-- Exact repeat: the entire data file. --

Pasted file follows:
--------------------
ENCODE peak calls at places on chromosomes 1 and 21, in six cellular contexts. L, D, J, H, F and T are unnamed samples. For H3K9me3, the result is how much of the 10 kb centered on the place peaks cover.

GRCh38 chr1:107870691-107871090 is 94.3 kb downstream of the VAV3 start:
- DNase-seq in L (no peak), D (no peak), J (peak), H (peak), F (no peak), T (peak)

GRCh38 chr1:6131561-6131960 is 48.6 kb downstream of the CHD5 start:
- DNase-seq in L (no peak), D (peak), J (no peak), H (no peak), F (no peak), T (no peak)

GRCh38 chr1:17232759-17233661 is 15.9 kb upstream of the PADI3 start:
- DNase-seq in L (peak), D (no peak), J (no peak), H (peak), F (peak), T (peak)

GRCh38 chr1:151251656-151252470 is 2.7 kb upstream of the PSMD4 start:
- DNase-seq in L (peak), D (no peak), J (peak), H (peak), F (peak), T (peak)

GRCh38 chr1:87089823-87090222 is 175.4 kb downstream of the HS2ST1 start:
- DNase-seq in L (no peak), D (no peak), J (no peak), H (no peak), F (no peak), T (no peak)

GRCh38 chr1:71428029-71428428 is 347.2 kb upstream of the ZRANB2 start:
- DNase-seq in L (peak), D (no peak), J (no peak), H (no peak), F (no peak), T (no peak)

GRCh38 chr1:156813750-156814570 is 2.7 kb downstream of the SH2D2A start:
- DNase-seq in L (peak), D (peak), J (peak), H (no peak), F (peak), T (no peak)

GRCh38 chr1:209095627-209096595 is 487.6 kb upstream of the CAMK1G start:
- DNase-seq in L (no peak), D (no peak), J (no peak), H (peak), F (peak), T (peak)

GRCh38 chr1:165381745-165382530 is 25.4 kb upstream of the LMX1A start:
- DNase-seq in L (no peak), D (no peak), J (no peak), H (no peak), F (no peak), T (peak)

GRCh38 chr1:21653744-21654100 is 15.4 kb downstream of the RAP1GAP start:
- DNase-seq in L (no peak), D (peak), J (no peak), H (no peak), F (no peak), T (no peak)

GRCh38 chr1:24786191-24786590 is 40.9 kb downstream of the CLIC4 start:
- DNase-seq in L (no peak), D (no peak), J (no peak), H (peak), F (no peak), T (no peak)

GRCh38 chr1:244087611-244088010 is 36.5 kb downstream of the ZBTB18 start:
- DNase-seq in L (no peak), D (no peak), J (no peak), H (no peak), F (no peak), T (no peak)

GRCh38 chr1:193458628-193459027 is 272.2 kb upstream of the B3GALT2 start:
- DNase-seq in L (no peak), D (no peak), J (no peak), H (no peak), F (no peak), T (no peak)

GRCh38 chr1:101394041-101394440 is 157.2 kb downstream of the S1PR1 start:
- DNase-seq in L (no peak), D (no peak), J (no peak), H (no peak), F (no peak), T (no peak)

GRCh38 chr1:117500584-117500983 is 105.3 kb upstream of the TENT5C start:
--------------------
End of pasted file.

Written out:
ENCODE peak calls at places on chromosomes 1 and 21, in six cellular contexts. L, D, J, H, F and T are unnamed samples. For H3K9me3, the result is how much of the 10 kb centered on the place peaks cover.

GRCh38 chr1:107870691-107871090 is 94.3 kb downstream of the VAV3 start:
- DNase-seq in L (no peak), D (no peak), J (peak), H (peak), F (no peak), T (peak)

GRCh38 chr1:6131561-6131960 is 48.6 kb downstream of the CHD5 start:
- DNase-seq in L (no peak), D (peak), J (no peak), H (no peak), F (no peak), T (no peak)

GRCh38 chr1:17232759-17233661 is 15.9 kb upstream of the PADI3 start:
- DNase-seq in L (peak), D (no peak), J (no peak), H (peak), F (peak), T (peak)

GRCh38 chr1:151251656-151252470 is 2.7 kb upstream of the PSMD4 start:
- DNase-seq in L (peak), D (no peak), J (peak), H (peak), F (peak), T (peak)

GRCh38 chr1:87089823-87090222 is 175.4 kb downstream of the HS2ST1 start:
- DNase-seq in L (no peak), D (no peak), J (no peak), H (no peak), F (no peak), T (no peak)

GRCh38 chr1:71428029-71428428 is 347.2 kb upstream of the ZRANB2 start:
- DNase-seq in L (peak), D (no peak), J (no peak), H (no peak), F (no peak), T (no peak)

GRCh38 chr1:156813750-156814570 is 2.7 kb downstream of the SH2D2A start:
- DNase-seq in L (peak), D (peak), J (peak), H (no peak), F (peak), T (no peak)

GRCh38 chr1:209095627-209096595 is 487.6 kb upstream of the CAMK1G start:
- DNase-seq in L (no peak), D (no peak), J (no peak), H (peak), F (peak), T (peak)

GRCh38 chr1:165381745-165382530 is 25.4 kb upstream of the LMX1A start:
- DNase-seq in L (no peak), D (no peak), J (no peak), H (no peak), F (no peak), T (peak)

GRCh38 chr1:21653744-21654100 is 15.4 kb downstream of the RAP1GAP start:
- DNase-seq in L (no peak), D (peak), J (no peak), H (no peak), F (no peak), T (no peak)

GRCh38 chr1:24786191-24786590 is 40.9 kb downstream of the CLIC4 start:
- DNase-seq in L (no peak), D (no peak), J (no peak), H (peak), F (no peak), T (no peak)

GRCh38 chr1:244087611-244088010 is 36.5 kb downstream of the ZBTB18 start:
- DNase-seq in L (no peak), D (no peak), J (no peak), H (no peak), F (no peak), T (no peak)

GRCh38 chr1:193458628-193459027 is 272.2 kb upstream of the B3GALT2 start:
- DNase-seq in L (no peak), D (no peak), J (no peak), H (no peak), F (no peak), T (no peak)

GRCh38 chr1:101394041-101394440 is 157.2 kb downstream of the S1PR1 start:
- DNase-seq in L (no peak), D (no peak), J (no peak), H (no peak), F (no peak), T (no peak)

GRCh38 chr1:117500584-117500983 is 105.3 kb upstream of the TENT5C start: